Summer reading

What the hot, the cool and the controversial are reading this season.

By the staff of Salon Books
July 30, 1999 8:00PM (UTC)
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The record-setting heat wave punishing much of the nation has health experts recommending that everybody stay indoors -- preferably no more than two feet from an air conditioner. Perhaps that's why the summer reading lists below -- gathered from various notables by Salon Books -- contain remarkably few beach books. The folks who responded to our query "What are you reading this summer?" have lined up some heavy lifting for themselves -- that is, if they're being scrupulously frank about the books on their bedside tables. And, if anyone switches to bestsellers, thrillers or tell-alls by August, well, who among us hasn't weakened when the heat index hits 110 degrees?

Andrea Barrett, novelist ("The Voyage of the Narwhal")
"I just finished Joseph Roth's "The Radetzky March." A friend recommended it to me, and I hadn't read any of his books. It's just splendid."

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Roz Chast, cartoonist
"David Copperfield" by Charles Dickens. I know it sounds like I'm making it up. Really, I had not read any Dickens since high school. I ran across a nice edition at Borders and bought it."

Al Franken, presidential candidate
"The Lexus and the Olive Tree: Understanding Globalization" by Thomas Friedman. I figured it was about time I confronted the realities of the global economy. And also I only read stuff by Jews.

Lucianne Goldberg, literary agent
So far I've read Michael Isikoff's "Uncovering Clinton: A Reporter's Story," Bob Woodward's "Shadow: Five Presidents and the Legacy of Watergate 1974-1999," Lanny Davis' "Truth to Tell: Notes From My White House Education," Christopher Hitchens' "No One Left to Lie To: The Triangulations of William Jefferson Clinton," Joyce Milton's "The First Partner: Hillary Rodham Clinton," Bill Gertz's "Betrayal: How the Clinton Administration Undermined American Security" and virtually every magazine published, regularly. I honestly don't know what's coming up but if it has to do with politics I will read it.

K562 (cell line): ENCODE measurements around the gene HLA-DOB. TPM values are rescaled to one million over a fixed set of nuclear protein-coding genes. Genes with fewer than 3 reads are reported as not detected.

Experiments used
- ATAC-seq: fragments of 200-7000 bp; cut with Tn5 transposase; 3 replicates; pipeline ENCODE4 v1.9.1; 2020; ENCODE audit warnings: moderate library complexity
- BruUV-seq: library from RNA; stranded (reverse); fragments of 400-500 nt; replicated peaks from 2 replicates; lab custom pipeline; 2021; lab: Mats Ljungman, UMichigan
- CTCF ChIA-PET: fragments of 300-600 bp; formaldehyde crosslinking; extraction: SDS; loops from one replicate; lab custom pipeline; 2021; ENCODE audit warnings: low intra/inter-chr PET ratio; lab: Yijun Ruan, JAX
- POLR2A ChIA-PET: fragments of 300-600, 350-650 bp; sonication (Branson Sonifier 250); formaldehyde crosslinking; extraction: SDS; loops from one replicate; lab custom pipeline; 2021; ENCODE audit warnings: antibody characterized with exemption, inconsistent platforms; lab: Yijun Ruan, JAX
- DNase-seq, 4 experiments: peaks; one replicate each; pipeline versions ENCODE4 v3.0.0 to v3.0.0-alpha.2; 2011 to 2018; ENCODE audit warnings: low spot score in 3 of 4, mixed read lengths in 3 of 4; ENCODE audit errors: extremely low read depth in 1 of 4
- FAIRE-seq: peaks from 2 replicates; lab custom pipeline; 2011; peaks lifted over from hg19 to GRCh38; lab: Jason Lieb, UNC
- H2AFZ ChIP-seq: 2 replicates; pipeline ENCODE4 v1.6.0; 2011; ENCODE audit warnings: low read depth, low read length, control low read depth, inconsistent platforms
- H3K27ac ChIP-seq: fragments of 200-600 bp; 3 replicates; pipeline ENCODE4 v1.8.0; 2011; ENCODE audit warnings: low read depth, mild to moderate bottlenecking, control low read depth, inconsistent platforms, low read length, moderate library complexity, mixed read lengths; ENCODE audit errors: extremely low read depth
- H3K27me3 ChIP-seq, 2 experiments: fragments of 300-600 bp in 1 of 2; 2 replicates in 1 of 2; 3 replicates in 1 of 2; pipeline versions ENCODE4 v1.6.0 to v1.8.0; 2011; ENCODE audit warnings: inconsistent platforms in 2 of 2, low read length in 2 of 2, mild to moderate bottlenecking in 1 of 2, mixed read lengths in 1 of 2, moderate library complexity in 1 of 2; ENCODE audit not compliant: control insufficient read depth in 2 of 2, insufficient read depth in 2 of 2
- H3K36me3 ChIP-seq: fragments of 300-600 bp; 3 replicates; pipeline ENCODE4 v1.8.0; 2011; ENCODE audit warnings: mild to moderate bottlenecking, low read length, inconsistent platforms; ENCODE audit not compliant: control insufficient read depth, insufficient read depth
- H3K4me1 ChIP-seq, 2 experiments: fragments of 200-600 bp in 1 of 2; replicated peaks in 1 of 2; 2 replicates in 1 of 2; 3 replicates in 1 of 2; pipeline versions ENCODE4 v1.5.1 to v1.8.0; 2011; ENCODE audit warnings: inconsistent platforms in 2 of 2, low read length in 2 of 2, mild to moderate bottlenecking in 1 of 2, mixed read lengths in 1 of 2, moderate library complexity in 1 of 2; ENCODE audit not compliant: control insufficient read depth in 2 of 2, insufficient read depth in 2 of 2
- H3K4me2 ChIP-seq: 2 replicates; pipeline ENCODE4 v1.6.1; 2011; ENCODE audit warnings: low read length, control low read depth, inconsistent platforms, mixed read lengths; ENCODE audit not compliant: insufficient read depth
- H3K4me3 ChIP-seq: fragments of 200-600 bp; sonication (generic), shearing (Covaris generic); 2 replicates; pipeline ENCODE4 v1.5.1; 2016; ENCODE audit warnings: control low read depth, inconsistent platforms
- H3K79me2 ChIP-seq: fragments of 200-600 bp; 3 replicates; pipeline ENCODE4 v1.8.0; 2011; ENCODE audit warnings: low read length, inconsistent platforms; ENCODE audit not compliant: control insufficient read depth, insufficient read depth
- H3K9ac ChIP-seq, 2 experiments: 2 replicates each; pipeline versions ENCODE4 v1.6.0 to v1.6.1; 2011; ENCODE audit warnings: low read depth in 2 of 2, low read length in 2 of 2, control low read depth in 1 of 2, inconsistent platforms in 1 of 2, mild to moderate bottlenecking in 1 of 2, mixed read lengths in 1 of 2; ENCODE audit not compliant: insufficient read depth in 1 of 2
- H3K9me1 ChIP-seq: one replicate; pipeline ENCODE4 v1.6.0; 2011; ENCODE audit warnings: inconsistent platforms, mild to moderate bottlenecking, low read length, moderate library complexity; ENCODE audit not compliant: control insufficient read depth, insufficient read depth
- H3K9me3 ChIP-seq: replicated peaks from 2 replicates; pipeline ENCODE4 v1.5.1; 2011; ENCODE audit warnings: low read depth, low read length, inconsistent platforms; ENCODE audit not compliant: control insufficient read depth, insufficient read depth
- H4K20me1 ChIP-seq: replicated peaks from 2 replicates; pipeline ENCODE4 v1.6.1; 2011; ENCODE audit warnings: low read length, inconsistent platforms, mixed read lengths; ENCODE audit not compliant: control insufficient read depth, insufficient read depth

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Larry Flynt, publisher
I'm reading Matt Drudge this summer, because of his integrity, honesty and forthrightness about our political system.

Barbara Kopple, documentary filmmaker ("Harlan County, U.S.A.")
"Push Comes to Shove" by Twyla Tharp, "Heading South, Looking North: A Bilingual Journey" by Ariel Dorfman and "The Call of Service" by Robert Coles.

Robert Wilson, theatrical director ("Einstein on the Beach")
Presently I am reading Gogol's "Diary of a Madman," as I am interested in developing it as a theatrical work. Further, I am reading about Saint Denis in France, where I am going to make an installation at the basilica.

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Paul Mazursky, film director ("Enemies: A Love Story")
"For the Relief of Unbearable Urges" by Nathan Englander, "Kazan -- The Master Director Discusses His Films: Interviews with Elia Kazan" by Jeff Young, "Truffaut" by Antoine De Baecque, Serge Toubiana and Catherine Temerson (translator) and "The Reader" by Bernhard Schlink.

Mary Matalin, political commentator
"Shadow " by Bob Woodward: another masterpiece; "Peter The Great" by Robert Massie: epic history; "Turn Of The Century" by Kurt Andersen: phenomenal writing; and "Betrayal" by William Gertz: real life.

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Jeff Greenfield, CNN senior analyst
Summertime means novels to me -- old, new, favorites, as long as it's fiction -- intentional fiction, I mean (As a political journalist, I deal with unintentional fiction far too often). The list so far:

Kurt Andersen's "Turn of the Century" is filled with sharp observations and is dead-on about millennial media, but a little like eating an eight-course dinner where every course is a rich dessert.

"Mr. Sammler's Planet" by Saul Bellow. It's even better the second time around. One question: would the portrait of New York City be quite so despairing if Bellow were writing today?